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If Only We Could Get The Gummint Off Our Backs…

December 27, 2010

Living in small-town America,  Way Out West, we have this sacred Western Tradition of Rugged Independence and Self-Reliance. Or at least the undying myth about it. There’s a  lot of talk about it around here. How government is the problem and if we could just get the ‘gummint’ to butt out, everything would be rosy–and prosperous, with good jobs for all who want them. The most recent one of several neighbors of mine to tell me that was one of many retirees who live here.  Of course, he worked many years first for the city and then county government so now he’s got a pretty nice  Public Employees Retirement Association (PERA) pension coming in every month. Between that, and the paid health care plan that comes with it, plus Social Security and Medicare as back-ups, he’s pretty well set to maintain his accustomed standard of living for the rest of his life. He and his wife have a time-share in Cancun and are planning on getting in a couple of weeks in Hawaii in the late spring.

That started me thinking about the experiences of my extended family and my friends. My family is almost entirely made up of working class and lower-middle-class  folks.  Living in Oakland,  my Dad worked in the private sector and planned to retire at 62 but died of overwork at 61.  Not long before his death, my mother,who hadn’t worked outside the home since before her marriage at 21,  some 35 years earlier,  re-entered the labor force as a secretary-receptionist for an  Alameda County agency.  Working ten or twelve years there allowed her to retire at 66 with a good  California PERA pension & comprehensive  paid health care coverage through Kaiser .  Because of that she lived comfortably in retirement another 19 years until her death at 85.  She enjoyed two month-long trips to Scotland, (her father’s birthplace) during that time, and a few cruises around Alaska and the Caribbean.  The Scotsman,( her father, my maternal grandfather), retired at age 60 and lived on a pension for almost as along as he’d worked, dying just short of his 88th birthday. So he collected a pension for almost 28 years! How did he do that? Oh, that’s right. He worked for the railroad (Southern Pacific, as a regional signal superintendent)and was covered by the government-created Railroad Retirement program.  That’s what allowed him a comfortable and secure  retirement. Oh sure, he owned his own home outright before retirement and saved some money over his working life, but not that much. When they died, within two weeks of each other, my grandparents’ estate totaled about $25,000.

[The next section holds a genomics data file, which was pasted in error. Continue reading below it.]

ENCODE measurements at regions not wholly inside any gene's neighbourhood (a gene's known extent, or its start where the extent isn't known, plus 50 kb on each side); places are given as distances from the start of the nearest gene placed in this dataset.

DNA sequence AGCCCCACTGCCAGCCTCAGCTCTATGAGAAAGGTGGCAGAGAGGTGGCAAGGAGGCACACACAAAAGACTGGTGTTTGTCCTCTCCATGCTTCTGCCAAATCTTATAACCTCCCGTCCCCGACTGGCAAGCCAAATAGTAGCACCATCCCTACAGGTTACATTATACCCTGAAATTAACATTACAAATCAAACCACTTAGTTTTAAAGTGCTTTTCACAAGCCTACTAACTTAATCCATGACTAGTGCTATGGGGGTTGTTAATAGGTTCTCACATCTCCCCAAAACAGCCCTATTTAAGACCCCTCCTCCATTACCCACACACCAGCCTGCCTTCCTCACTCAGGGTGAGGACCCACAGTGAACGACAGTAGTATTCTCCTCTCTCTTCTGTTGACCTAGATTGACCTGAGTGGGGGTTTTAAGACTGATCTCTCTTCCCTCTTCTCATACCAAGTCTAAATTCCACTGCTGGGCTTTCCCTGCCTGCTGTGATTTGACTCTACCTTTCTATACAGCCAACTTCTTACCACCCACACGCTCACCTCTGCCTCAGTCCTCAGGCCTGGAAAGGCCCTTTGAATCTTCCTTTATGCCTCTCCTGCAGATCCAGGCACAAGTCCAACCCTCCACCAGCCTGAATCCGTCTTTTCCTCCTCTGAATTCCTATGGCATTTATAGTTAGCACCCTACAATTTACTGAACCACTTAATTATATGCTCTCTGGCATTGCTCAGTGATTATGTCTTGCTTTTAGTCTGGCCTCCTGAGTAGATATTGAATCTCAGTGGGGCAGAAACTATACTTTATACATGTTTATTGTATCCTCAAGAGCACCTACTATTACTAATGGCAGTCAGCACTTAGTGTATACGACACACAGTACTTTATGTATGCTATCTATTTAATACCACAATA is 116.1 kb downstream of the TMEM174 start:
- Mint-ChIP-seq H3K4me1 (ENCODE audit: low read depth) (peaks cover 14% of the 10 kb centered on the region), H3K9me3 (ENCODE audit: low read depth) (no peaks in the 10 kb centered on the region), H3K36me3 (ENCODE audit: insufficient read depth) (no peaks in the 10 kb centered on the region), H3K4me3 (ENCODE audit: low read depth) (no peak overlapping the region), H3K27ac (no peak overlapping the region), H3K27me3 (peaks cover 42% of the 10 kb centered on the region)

(He liked  to say, “The only thing tighter than a tightwad Scotsman is a generous Dutchman”)